Redbridge councillors “uncomfortable” about administration’s plan to ignore ombudsman

Redbridge councillors are “uncomfortable” that the council does not plan to compensate a mum whose son missed a year of school.

In February, the local government ombudsman recommended the council apologise and pay the family £9,800 after failing the 11-year-old, who has severe epilepsy and autism.

The child, not named for privacy reasons, was due to start secondary school in 2015 but was too ill to attend for a year, during which time the council did not arrange home schooling.

The local government ombudsman also reported that the council’s failures meant the boy missed out on 16 months of therapeutic care.

However, council officers insist the boy was too ill for home schooling or to access therapeutic care and do not think the council should obey the ombudsman’s recommendations.

Speaking at the overview scrutiny committee on June 7, corporate director of people Adrian Loades said: “We do not take ombudsman reports lightly but in this instance we simply believe they are incorrect.

“We feel we have put considerable amounts of evidence in front of the ombudsman which, for one reason or another, we do not feel have been properly taken into account.

“This child was not overlooked or forgotten about, the fact they were not receiving home tutoring was a deliberate decision.

“The ombudsman stated the local authority should have undertaken an educational assessment but… the medical assessment received was that this child was not fit for education in the school or at home.

“The ombudsman was also critical about the child’s access to therapies. The view of officers and the school is that there were many times where that child was not well enough for therapies.

“From the local authority’s perspective, we feel we have met our duty, we made available those therapies and when the child did not access them it was because of their illness.”

Committee members were also told it was “of very little value” to undertake an audit of all students at the school to check if they are receiving the correct support, as the ombudsman recommended, because the issue was “so long ago”.

In his initial report, ombudsman Michael King criticised the council’s “failure to assess” whether the boy could receive homeschooling, calling it “an injustice”.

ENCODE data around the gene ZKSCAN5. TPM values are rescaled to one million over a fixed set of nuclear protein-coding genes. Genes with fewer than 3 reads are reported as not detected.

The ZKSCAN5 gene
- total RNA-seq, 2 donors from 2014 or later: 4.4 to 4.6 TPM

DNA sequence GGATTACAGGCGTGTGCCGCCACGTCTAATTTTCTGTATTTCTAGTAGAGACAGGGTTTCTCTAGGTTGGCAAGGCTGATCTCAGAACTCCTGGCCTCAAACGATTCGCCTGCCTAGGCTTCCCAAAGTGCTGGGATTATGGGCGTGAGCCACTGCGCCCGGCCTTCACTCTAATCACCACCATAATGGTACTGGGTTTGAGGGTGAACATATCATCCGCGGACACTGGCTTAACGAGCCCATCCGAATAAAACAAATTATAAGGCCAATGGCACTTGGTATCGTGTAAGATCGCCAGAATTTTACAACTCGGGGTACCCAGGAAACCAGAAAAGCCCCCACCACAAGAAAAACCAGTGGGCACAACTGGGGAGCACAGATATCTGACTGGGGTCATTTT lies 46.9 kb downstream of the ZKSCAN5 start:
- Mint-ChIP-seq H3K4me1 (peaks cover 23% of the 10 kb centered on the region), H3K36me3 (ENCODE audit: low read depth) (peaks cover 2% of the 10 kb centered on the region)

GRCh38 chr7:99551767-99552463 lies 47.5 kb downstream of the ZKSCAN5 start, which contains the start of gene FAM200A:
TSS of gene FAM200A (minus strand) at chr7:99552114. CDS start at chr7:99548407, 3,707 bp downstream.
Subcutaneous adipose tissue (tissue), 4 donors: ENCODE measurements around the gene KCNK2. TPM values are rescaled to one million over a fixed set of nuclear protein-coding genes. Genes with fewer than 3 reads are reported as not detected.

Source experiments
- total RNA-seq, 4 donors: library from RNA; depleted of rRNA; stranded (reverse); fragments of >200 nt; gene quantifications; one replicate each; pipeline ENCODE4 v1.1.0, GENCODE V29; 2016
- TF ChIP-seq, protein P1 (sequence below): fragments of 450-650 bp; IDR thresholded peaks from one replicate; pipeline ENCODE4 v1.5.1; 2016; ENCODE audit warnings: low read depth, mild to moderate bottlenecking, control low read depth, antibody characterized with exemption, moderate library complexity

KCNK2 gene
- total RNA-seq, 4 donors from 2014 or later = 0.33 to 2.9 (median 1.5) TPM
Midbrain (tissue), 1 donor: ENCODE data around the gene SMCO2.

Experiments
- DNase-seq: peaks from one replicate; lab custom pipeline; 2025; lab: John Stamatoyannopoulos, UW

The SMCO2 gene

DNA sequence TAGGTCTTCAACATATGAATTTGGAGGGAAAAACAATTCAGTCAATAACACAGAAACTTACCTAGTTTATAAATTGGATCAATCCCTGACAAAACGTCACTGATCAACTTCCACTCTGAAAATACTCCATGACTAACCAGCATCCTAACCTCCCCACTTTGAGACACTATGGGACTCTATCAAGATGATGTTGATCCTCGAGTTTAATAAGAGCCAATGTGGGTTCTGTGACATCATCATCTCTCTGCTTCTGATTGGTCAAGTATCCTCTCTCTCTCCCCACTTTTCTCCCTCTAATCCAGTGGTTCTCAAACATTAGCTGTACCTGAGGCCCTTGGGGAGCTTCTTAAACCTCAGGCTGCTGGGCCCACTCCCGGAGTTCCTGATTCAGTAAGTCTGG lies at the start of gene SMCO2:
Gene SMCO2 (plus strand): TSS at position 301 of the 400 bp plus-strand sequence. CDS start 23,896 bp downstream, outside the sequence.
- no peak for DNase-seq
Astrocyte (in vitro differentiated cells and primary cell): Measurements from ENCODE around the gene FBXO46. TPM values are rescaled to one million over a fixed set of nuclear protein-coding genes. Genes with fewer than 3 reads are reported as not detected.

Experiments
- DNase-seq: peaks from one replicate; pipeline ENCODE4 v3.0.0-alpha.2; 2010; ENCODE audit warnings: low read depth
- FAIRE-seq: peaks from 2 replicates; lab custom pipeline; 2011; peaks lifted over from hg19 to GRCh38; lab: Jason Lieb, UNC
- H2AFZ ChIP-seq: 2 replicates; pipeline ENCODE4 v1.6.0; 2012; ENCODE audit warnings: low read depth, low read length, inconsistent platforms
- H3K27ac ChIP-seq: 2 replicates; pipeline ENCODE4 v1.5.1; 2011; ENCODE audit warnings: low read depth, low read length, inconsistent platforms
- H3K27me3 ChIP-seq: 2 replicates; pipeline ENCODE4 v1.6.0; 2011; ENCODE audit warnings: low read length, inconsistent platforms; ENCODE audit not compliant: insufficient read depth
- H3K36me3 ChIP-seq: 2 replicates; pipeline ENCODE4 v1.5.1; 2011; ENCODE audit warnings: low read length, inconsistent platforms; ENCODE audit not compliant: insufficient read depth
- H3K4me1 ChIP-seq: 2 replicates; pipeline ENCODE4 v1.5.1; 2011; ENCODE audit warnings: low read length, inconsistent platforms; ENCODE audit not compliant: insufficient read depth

He also noted that, once the boy returned to school, there were “prolonged periods” where he did not receive the therapies described in his Education, Health and Care Plan.

He wrote: “(His mother) arranged physiotherapy sessions for (him) at a cost of £60 a session but was unable to afford to pay for the other provisions not being met by the council.”

However, councillors at the overview scrutiny meeting were reluctant to agree to disobey the ombudsman, even if they agreed with officers about the case. 

Cllr Ross Hatfull (Lab, Valentines) said: “Going against an ombudsman’s report makes me feel uneasy regardless of the circumstances of the case.

“I know how long a process it is to go through the ombudsman and how hard it is so I know this family must feel deeply aggrieved at what has happened.

“For us to then not listen to the ombudsman does worry me. I think this decision will bring a lot of negative publicity against the council.”

Cllr Anne Sachs (Lab, Chadwell) agreed, arguing that ombudsman decisions were similar to those of a referee because the system “works on respect”.

She said: “Authorities very often find themselves in situations where they really do not feel the ombudsman has got it right.

“Sometimes you have got to take a deep breath and say ‘you win some, you lose some’. The amounts recommended for payment are modest.”

Mr Loades said that while officers “completely understand” councillors’ reluctance, they still felt that “the payment of public money is not warranted based on the facts of the case”.

No decision was made at the meeting and the issue was deferred to a later date, with the suggestion that councillors debate it again in private.

Victoria Munro

Local Democracy Reporter